Figure 01.jpg
    FIGURE 01

    After some more loading and executing, you should see Figure 02. Here, you choose the language used for installation. Make your choice and then press the “Continue” button in the lower right corner of the screen.

    Figure 02.jpg
    FIGURE 02

    Figure 03 should appear and give you all of your choices for the install and the main OS setup. Set the Date and Time. The Language Support should reflect the same Language you chose previously in Figure 02. The Keyboard should also reflect the default setting for the Language selected. The Security Policy defaults to none. The Installation Source is set to the inserted media (unless you used the NetInstall). The Software Selection will show all available selections (if you used a Minimal install, then only Minimal will appear here). The Installation Destination needs to be set by you because it does not default to a media, but waits for you to select it. By scrolling down, you can see an option for Network and Host Name. With any install, especially the NetInstall, the network can be enabled.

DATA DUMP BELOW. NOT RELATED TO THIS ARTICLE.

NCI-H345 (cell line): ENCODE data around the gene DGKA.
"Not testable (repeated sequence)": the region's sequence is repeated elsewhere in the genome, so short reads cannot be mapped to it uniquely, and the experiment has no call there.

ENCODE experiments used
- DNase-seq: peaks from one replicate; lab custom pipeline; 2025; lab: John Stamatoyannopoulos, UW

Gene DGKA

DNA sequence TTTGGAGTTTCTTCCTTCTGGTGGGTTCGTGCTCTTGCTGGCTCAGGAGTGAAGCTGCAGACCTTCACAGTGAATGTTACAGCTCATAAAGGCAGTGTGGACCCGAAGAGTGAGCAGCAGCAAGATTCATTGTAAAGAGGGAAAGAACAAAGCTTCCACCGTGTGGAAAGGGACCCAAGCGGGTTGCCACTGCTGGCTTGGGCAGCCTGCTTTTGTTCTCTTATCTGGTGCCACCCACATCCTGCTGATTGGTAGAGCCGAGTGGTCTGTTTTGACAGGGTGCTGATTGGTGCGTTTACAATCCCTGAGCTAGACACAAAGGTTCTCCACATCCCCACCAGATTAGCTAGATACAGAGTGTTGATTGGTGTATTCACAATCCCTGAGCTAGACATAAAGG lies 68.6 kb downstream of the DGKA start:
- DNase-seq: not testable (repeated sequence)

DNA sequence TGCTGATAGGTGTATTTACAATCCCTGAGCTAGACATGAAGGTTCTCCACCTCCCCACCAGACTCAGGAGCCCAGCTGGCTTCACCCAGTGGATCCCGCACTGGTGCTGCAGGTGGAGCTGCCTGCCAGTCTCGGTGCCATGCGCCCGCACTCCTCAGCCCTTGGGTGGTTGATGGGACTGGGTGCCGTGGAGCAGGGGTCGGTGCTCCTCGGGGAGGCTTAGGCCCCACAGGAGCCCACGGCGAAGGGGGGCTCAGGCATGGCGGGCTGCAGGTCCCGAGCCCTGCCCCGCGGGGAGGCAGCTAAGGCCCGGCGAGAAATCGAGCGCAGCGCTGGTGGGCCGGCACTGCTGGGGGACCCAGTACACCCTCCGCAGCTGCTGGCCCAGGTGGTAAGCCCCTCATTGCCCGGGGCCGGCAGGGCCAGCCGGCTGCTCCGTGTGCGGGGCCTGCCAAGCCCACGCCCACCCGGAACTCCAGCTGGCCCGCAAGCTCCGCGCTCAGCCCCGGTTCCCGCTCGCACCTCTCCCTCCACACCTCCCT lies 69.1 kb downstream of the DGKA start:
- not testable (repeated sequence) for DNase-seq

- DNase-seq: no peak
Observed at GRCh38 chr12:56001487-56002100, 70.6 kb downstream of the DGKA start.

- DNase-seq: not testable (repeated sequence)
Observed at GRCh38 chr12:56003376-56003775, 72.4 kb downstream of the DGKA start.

NOTE: Any setting can be changed from the defaults which were set by the system when you first got to this screen.

    Figure 03.jpg
    FIGURE 03

    By opening the Network and Host Name option, you will see options similar to Figure 04. Select your network card on the left side of the screen and enable it on the right side. By default, all Network Interface Cards (NIC) are disabled. At the bottom of the screen you can specify a Host Name. By selecting the NIC you wish to use, you can also select the Configure button to edit the settings as you need. Once done, click the Done button on the top left of the screen.

    NOTE: The network card MUST be enabled and have access to the remote media for a NetInstall.

    Figure 04.jpg